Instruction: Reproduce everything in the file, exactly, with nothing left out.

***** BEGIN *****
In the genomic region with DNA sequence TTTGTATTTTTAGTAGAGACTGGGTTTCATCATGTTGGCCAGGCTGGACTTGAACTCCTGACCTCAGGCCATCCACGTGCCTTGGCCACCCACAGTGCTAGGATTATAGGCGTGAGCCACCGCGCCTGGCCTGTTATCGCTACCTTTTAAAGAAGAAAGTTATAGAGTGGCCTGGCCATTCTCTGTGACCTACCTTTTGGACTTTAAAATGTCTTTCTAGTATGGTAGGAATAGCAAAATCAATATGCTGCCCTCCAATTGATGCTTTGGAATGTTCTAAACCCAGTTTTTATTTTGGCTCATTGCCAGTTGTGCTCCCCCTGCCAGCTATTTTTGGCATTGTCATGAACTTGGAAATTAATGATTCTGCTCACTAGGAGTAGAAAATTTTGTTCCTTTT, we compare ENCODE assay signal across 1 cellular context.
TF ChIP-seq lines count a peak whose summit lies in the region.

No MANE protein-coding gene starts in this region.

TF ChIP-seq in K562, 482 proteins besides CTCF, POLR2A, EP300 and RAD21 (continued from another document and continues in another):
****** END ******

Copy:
In the genomic region with DNA sequence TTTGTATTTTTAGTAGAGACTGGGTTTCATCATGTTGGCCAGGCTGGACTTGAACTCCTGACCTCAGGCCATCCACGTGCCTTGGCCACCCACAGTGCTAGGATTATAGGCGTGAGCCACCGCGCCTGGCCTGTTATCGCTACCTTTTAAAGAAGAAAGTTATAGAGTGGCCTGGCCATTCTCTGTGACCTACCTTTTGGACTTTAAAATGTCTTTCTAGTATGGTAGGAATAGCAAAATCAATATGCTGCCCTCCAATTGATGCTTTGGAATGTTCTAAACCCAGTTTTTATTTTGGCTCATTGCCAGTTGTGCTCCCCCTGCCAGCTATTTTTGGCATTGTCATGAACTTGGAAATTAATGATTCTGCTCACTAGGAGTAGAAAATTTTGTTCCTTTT, we compare ENCODE assay signal across 1 cellular context.
TF ChIP-seq lines count a peak whose summit lies in the region.

No MANE protein-coding gene starts in this region.

TF ChIP-seq in K562, 482 proteins besides CTCF, POLR2A, EP300 and RAD21 (continued from another document and continues in another):